A strange thing happened regarding Muslim Shishani, the Emir of the Junud a-Sham (JAS) faction in Latakia: his “media mujahideen” announced that JAS was merging with Ahrar a-Sham, then deleted all references to that announcement after Ahrar a-Sham denied it. Since then — silence. So what happened? One explanation has emerged…and it has to do with Umar Shishani and the cousin of Caucasus Emirate propagandist Movladi Udugov.
Abu Huraira, an associate of Muslim Shishani, tweeted about the rumors, and said that the only official accounts belonging to Junud a-Sham were on Twitter:
в последнее время вышло много пользователей, выдающих себя за Муслима Шишани. Однако, кроме Твиттара в данный момент нас нигде нету.
— AbyHyraira (@AbyHyraira) November 26, 2014
Apart from that — nothing.
A commenter on the Chechen Adamalla forum reported that Muslim Shishani is involved in a dispute in the Sharia court regarding an address he made some months ago on the “fitna” in Syria between the Islamic State group and other factions.
While this information has not been verified, it is worth posting and exploring, not least because it relates to the very complex and ongoing rift between various groups of Chechen jihadis in Syria and the Caucasus. The information also adds to our knowledge of who was allegedly influencing Umar Shishani before his move to Islamic State. Apparently, this was Isa Umarov, the cousin of Caucasus Emirate propagandist Movladi Udugov.
Let’s look at what Adamalla is saying, then examine some previous reports about Isa Umarov.
This is what he says:
Currently in Syria, a trial is ongoing. The son of Isa Umarov, Ali Umarov filed a lawsuit in Sharia Court against Muslim Abu Walid (Shishani), who wrote in his explanation about fitna in Syria about a professional psychologist (i.e. about Isa Umarov) [saying] that he made fitna between the Mujahideen in Chechnya which weakened the jihad in Chechnya. The judge selected is a neutral person from Jabhat al-Nusra.
The commenter says the offending parts of Muslim Shishani’s address include the following, relating to Umar Shishani’s decision to pledge allegiance to ISIS:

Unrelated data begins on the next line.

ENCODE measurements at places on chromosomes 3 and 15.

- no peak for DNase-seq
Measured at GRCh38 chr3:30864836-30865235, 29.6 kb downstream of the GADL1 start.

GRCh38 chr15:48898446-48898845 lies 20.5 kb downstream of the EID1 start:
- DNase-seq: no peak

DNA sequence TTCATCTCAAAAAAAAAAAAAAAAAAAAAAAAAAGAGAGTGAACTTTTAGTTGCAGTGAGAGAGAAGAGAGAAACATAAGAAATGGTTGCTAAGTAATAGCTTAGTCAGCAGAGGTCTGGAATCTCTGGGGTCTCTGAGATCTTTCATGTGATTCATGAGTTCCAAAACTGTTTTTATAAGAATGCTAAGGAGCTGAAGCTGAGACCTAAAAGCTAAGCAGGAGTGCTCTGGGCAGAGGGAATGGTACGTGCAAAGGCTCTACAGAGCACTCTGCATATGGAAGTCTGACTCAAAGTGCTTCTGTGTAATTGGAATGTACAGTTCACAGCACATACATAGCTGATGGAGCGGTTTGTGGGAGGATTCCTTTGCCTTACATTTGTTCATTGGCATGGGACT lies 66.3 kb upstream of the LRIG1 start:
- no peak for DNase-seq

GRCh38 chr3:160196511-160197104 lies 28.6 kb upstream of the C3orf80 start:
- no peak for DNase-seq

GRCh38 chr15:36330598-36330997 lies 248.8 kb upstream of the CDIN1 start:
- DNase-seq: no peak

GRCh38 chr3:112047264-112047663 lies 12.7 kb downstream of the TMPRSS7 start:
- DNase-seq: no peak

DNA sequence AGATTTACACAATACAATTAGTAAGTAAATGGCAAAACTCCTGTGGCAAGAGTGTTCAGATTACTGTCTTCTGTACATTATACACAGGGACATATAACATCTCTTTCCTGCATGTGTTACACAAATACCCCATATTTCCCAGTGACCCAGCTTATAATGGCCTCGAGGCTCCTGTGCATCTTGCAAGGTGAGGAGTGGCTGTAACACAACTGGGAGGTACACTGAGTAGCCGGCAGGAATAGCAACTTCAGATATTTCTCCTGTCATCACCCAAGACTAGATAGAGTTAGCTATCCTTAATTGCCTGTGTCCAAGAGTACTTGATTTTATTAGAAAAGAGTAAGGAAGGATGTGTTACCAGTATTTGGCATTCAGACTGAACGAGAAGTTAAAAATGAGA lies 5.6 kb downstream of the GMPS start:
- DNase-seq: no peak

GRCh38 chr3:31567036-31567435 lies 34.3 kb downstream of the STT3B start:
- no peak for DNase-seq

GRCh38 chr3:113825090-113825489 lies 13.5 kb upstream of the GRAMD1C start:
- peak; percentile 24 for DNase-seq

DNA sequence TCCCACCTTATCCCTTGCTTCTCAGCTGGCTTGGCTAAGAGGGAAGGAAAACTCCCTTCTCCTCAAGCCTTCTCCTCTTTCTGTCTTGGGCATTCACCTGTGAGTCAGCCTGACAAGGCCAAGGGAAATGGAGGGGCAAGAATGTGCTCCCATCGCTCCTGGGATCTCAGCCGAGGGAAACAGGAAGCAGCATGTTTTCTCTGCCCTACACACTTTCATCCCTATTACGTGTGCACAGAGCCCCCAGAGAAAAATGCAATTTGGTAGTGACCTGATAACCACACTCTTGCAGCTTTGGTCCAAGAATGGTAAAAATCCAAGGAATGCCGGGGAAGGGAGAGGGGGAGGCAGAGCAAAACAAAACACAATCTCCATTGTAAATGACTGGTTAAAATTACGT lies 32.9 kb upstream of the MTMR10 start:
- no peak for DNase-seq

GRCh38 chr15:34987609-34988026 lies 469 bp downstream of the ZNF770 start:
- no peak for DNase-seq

Back then, the largest foreign fighter group was Umar Shishani’s, and I heard that he himself hosted Abu Bakr for several days. I did not want him to get into this fitna, because we had a very close friendship and did not see any good in it
In any case, until Dr. Zawahiri said something, I did not want him to hurry [i.e. to pledge allegiance to Baghdadi and IS], since both Jolani and Abu Bakr were subordinate to him and he had to have the final word. But when I visited him it was too late, he said that he had sworn. It was for their PR, Umar had at the time about one thousand Muhajireen and it was a serious force. They consolidated their position. After all, it was mostly Caucasians who were with Umar, and they were known as good warriors and everyone tried to get more of them in their group.
We talked with him about many things, I explained as best I could to him that he should not go into this fitna, and that he should wait until everything was settled. And he was not sure of his choice and said, if the situation developed further for the worse, he would leave them. Everything depended on the decision of Dr. Zawahiri. But around him were people who influenced him greatly and I noticed these people didn’t miss a chance to strengthen him.
And when Dr Zawahiri’s address came out, where he told both to each remain in place and work as they worked before, and Abu Bakr refused to submit to him again, I went to see him [Umar]. But I saw that he finally became firm in his choice. Beside him was a professional psychologist who is known from Chechnya, where because of him there was no little fitna among the Mujahideen, and it was not without his participation that the jihad in Chechnya was weakened, but it’s a long topic and I will not dwell on this. He always appears in the right place at the right time and having done his business he walks away wiping his hands and enjoying the result of his work from a distance, taking a neutral stance.
So, the allegation is that Muslim Shishani accused Isa Umarov of causing fitna among Chechen jihadis. But beyond that, we learn that Isa Umarov had a role in influencing (or advising!) Umar Shishani.
Reports about Isa Umarov in Syria
This development — if true, and it does seem an unlikely rumor — would seem to confirm reports in the Russian media that Isa Umarov, Movladi Udugov’s cousin, is playing a role in recruiting Chechen jihadis to fight in Syria.
Kommersant reported this in July 2013:
According to Kommersant’s source… Isa Umarov, a cousin of Caucasus Emirate propagandist Udugov is engaged in the recruitment of Chechens to fight on the side of the Syrian opposition. Both took part in the story of the self-proclaimed Republic of Ichkeria as organizers of the jihadist coup against then-President Aslan Maskhadov in 1999.
“He [Isa Umarov] is in Syria, and sends out messages for Udugov’s Internet resources, and when it is necessary he crosses the Russian border, no problem, to recruit new fighters,” – said Usman Ferzauli.
(Not apropos, but interesting — Kommersant goes on to report that the British journalist John Cantlie, currently an IS hostage, reported in 2012 that he had been kidnapped in Syria by “Chechens”.)
More to come on the issue of Isa Umarov.